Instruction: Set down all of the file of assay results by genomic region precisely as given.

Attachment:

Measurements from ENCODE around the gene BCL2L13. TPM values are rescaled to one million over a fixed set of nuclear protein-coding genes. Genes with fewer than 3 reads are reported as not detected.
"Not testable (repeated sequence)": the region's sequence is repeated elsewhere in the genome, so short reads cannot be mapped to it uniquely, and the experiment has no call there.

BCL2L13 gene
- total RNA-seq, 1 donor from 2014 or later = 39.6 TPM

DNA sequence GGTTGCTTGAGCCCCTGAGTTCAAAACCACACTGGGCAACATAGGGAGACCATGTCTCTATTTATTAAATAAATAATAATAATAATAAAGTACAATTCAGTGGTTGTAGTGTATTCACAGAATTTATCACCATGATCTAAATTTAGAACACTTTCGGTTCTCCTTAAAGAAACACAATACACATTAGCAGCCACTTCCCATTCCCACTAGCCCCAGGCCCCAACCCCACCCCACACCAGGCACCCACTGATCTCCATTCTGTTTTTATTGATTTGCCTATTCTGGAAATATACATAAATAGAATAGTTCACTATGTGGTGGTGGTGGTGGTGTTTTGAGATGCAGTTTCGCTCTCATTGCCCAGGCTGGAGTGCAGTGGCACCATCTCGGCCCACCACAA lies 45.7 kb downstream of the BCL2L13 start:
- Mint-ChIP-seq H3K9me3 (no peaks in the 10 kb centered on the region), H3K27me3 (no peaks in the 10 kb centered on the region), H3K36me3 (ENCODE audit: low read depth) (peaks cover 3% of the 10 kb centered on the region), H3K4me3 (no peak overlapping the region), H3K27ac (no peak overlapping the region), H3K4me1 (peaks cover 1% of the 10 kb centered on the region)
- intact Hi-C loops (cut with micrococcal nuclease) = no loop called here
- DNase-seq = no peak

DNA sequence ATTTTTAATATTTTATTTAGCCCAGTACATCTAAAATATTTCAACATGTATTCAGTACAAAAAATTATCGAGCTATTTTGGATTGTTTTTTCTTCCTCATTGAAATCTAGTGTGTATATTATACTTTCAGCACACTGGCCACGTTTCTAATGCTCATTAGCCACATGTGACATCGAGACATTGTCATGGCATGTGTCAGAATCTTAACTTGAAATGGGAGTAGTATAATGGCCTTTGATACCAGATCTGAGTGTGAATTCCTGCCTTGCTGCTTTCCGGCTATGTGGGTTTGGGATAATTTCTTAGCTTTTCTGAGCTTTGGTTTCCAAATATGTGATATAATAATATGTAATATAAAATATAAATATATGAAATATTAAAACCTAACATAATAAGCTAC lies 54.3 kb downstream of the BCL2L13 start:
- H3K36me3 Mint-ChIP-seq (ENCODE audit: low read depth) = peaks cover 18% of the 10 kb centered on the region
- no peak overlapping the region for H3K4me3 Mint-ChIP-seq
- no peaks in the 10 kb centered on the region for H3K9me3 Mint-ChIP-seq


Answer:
Measurements from ENCODE around the gene BCL2L13. TPM values are rescaled to one million over a fixed set of nuclear protein-coding genes. Genes with fewer than 3 reads are reported as not detected.
"Not testable (repeated sequence)": the region's sequence is repeated elsewhere in the genome, so short reads cannot be mapped to it uniquely, and the experiment has no call there.

BCL2L13 gene
- total RNA-seq, 1 donor from 2014 or later = 39.6 TPM

DNA sequence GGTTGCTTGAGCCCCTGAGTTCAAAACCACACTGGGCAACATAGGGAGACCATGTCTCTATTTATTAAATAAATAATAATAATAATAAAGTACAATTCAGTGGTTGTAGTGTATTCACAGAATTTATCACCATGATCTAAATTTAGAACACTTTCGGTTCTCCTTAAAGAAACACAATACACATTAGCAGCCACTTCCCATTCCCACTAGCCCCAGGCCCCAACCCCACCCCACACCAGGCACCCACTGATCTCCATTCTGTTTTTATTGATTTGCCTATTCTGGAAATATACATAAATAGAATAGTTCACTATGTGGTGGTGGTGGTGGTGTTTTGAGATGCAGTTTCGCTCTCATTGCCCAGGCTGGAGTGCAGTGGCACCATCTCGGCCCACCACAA lies 45.7 kb downstream of the BCL2L13 start:
- Mint-ChIP-seq H3K9me3 (no peaks in the 10 kb centered on the region), H3K27me3 (no peaks in the 10 kb centered on the region), H3K36me3 (ENCODE audit: low read depth) (peaks cover 3% of the 10 kb centered on the region), H3K4me3 (no peak overlapping the region), H3K27ac (no peak overlapping the region), H3K4me1 (peaks cover 1% of the 10 kb centered on the region)
- intact Hi-C loops (cut with micrococcal nuclease) = no loop called here
- DNase-seq = no peak

DNA sequence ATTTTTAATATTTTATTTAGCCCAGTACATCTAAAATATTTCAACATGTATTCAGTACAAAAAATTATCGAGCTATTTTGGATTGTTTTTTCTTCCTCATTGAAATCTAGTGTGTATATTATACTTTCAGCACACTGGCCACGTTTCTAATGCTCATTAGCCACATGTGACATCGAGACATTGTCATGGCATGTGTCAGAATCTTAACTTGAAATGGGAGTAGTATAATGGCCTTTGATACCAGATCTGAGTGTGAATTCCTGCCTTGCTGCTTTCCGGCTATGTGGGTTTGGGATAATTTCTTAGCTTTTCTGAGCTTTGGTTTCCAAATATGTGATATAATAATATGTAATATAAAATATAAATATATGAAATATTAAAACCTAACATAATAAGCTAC lies 54.3 kb downstream of the BCL2L13 start:
- H3K36me3 Mint-ChIP-seq (ENCODE audit: low read depth) = peaks cover 18% of the 10 kb centered on the region
- no peak overlapping the region for H3K4me3 Mint-ChIP-seq
- no peaks in the 10 kb centered on the region for H3K9me3 Mint-ChIP-seq